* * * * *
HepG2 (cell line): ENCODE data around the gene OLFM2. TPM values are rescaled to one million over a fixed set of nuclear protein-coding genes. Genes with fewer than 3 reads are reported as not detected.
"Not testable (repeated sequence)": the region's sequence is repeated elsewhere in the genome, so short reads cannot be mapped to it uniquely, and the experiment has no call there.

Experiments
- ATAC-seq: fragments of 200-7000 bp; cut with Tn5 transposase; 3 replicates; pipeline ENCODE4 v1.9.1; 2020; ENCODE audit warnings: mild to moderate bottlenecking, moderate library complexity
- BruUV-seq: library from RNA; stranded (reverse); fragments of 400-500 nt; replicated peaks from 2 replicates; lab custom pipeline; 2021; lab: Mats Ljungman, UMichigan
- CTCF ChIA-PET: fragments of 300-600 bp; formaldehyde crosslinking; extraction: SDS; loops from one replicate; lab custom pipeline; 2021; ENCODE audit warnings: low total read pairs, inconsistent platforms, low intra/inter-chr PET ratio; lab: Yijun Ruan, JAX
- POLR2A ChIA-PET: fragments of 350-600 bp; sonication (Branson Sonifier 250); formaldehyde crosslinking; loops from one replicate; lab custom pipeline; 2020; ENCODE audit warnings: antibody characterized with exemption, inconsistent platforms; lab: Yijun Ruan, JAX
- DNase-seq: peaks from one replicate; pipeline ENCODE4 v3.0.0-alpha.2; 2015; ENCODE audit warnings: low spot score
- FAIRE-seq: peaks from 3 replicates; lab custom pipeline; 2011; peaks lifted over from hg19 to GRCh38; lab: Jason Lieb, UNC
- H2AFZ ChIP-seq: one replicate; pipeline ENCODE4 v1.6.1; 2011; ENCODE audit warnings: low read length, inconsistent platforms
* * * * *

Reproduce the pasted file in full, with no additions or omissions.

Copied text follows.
HepG2 (cell line): ENCODE data around the gene OLFM2. TPM values are rescaled to one million over a fixed set of nuclear protein-coding genes. Genes with fewer than 3 reads are reported as not detected.
"Not testable (repeated sequence)": the region's sequence is repeated elsewhere in the genome, so short reads cannot be mapped to it uniquely, and the experiment has no call there.

Experiments
- ATAC-seq: fragments of 200-7000 bp; cut with Tn5 transposase; 3 replicates; pipeline ENCODE4 v1.9.1; 2020; ENCODE audit warnings: mild to moderate bottlenecking, moderate library complexity
- BruUV-seq: library from RNA; stranded (reverse); fragments of 400-500 nt; replicated peaks from 2 replicates; lab custom pipeline; 2021; lab: Mats Ljungman, UMichigan
- CTCF ChIA-PET: fragments of 300-600 bp; formaldehyde crosslinking; extraction: SDS; loops from one replicate; lab custom pipeline; 2021; ENCODE audit warnings: low total read pairs, inconsistent platforms, low intra/inter-chr PET ratio; lab: Yijun Ruan, JAX
- POLR2A ChIA-PET: fragments of 350-600 bp; sonication (Branson Sonifier 250); formaldehyde crosslinking; loops from one replicate; lab custom pipeline; 2020; ENCODE audit warnings: antibody characterized with exemption, inconsistent platforms; lab: Yijun Ruan, JAX
- DNase-seq: peaks from one replicate; pipeline ENCODE4 v3.0.0-alpha.2; 2015; ENCODE audit warnings: low spot score
- FAIRE-seq: peaks from 3 replicates; lab custom pipeline; 2011; peaks lifted over from hg19 to GRCh38; lab: Jason Lieb, UNC
- H2AFZ ChIP-seq: one replicate; pipeline ENCODE4 v1.6.1; 2011; ENCODE audit warnings: low read length, inconsistent platforms